While Jernigan Capital, Inc. (NYSEMKT: JCAP) has only been in operation since 2015, founder Dean Jernigan’s roots in the self-storage industry go back more than 30 years. His experience and that of others on the Jernigan Capital team have enabled the company to develop a unique niche in providing debt and equity capital to private developers, owners and operators of self-storage facilities, according to John Good, president and chief operating officer.
Jernigan Capital’s current investment pipeline includes more than $800 million of prospective projects in various stages of underwriting, and Good expects 2017 to be a record year in terms of committing capital. After that, development looks set to taper off, according to Good. He recently spoke with REIT.com about the outlook for the self-storage sector, and how Jernigan Capital plans to navigate beyond the current development cycle.
REIT.com: Where are we in the current self-storage development cycle?
John Good: The development cycle really started in earnest at the beginning of 2015, although in the Texas market it was probably a year earlier than that. The typical development cycle runs about four years, so we figure we’re probably 60 percent finished.
REIT.com: How is Jernigan Capital preparing for the anticipated slowdown in development?
Good: By trying to get as many projects done as quickly as we can - in terms of the preliminary elements of tying up land, determining what sites will make it, site plans, etc. We are hoping in 2017 to have by far our biggest year in terms of committing capital to these sites.
Beyond that, we’ll be looking to become more of an equity owner. Our deal structure is such that we have rights either to buy our partners out or buy the properties that we finance when they are made available for sale by the developers. We expect that by the time developers start to put properties up for sale or want to exit their investments, you’ll be in late 2018 and into 2019.
Our next capital play will be to acquire those interests so that we basically become a fee owner of self-storage sites rather than just a financing partner.
REIT.com: What is the current supply/demand outlook?
Good: The estimate for 2016 was that there were around 600 projects that opened for business in the top 50 markets. For 2017, the estimate is for 600 to 800 facilities. That’s far more supply than came online in the years 2010 through 2014.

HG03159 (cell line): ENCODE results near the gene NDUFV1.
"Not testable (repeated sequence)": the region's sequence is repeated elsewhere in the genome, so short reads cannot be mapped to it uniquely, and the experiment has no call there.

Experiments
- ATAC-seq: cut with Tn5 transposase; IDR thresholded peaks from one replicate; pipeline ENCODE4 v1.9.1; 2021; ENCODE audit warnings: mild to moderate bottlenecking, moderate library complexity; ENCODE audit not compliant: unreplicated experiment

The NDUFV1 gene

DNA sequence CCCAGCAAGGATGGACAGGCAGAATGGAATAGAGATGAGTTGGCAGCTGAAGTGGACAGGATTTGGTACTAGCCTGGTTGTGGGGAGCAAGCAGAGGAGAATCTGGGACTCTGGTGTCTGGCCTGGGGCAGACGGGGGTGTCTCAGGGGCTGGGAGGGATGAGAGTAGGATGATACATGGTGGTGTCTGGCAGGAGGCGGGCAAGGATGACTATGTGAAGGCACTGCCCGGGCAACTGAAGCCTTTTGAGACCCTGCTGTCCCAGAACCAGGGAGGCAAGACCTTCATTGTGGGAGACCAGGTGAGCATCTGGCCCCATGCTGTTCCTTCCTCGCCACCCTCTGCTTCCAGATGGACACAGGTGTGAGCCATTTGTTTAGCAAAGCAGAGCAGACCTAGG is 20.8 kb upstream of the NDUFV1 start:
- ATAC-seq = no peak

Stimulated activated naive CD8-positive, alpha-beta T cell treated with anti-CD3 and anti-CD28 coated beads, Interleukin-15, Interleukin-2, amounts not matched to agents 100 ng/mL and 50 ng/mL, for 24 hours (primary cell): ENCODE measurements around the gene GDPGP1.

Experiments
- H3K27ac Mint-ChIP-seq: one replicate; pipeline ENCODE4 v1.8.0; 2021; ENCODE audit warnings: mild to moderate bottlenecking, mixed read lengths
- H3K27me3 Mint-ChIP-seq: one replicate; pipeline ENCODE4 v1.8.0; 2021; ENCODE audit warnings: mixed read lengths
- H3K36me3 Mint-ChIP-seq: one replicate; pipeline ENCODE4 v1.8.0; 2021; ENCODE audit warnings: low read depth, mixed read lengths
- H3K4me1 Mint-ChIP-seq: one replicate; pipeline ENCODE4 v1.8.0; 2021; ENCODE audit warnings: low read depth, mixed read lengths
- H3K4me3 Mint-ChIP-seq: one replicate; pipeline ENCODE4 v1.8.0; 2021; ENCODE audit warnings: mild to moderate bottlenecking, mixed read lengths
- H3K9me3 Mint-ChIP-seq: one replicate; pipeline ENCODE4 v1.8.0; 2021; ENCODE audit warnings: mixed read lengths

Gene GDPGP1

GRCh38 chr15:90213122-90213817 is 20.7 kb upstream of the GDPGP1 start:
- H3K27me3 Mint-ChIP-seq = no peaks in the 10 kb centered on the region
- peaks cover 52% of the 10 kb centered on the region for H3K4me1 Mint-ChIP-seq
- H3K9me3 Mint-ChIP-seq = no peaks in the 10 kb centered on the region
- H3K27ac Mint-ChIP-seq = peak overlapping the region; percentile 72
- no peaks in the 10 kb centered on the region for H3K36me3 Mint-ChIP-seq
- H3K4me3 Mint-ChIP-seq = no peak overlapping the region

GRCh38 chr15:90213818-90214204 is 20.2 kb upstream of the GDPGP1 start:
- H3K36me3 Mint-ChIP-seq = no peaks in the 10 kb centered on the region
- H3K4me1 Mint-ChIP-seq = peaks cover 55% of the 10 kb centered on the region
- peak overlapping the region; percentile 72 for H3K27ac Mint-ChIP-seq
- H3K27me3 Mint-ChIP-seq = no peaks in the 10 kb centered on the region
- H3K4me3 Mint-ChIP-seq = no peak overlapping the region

We’re starting to see some of that pent-up demand being addressed by supply. We think a number of markets will hit or get close to equilibrium as we move later into 2017 and into 2018.
REIT.com: And what sort of impact is that having on rents?
Good: We’re maybe hitting a more normal period in terms of rent increases, which is historically in that 4 percent to 5 percent range. That could be shocked if there was a big influx of supply all at once, but what we’re seeing around the country is that projects are not bunching up. We believe there is a good chance for there to be somewhat of a soft landing in the top markets. With expense controls, all the storage REITs should continue to produce good same-store net operating income (NOI) results.
REIT.com: Geographically, how do different markets stack up?
Good: We’ve recently begun publishing a "danger list" of markets where new supply in process exceeds 10 percent of existing supply, and a "watch list" of markets where new product is between 5 percent and 10 percent of existing supply.
The danger list includes: Austin; Boston; Charlotte, North Carolina; the Dallas Forth Worth Metroplex; Denver; Miami; and Portland, Oregon. The watch list includes: Atlanta: Houston: Nashville, Tennessee; Phoenix: San Antonio; San Jose, California; and the Silicon Valley area.
Markets that look really promising include Jacksonville, Orlando, and Tampa, Florida, and Louisville, Kentucky, which is not a huge market, but the demographics are good. Some of the California markets outside San Jose are attractive. Seattle is still good, as is Minneapolis.
REIT.com: As a capital supplier, who are you competitors?
Good: We are probably still largely competing with commercial banks in a fight that may not be considered a fair fight. Our model is in many respects a joint-venture model with the developer. We understand the business better than any bank is going to, and we also provide about 90 percent of the cost of the project plus we take an equity stake. Most of the banks will put up no more than 65 percent of the cost.
There is some private equity out there looking to do development. Usually, they don’t come into the game until someone has put together a portfolio of development opportunities and they can put a large amount of capital into that, and that’s not really happening now.
REIT.com: Where do you see the next big changes coming in self-storage?
Good: What most people will focus on is how to utilize hand-held technology in a way that more quickly produces customers. Right now, someone can find a site using their smartphone, but you still have to have human intervention. That has become a pretty efficient leasing method, but with technology evolving the way it is, the next frontier could be cutting out some of that.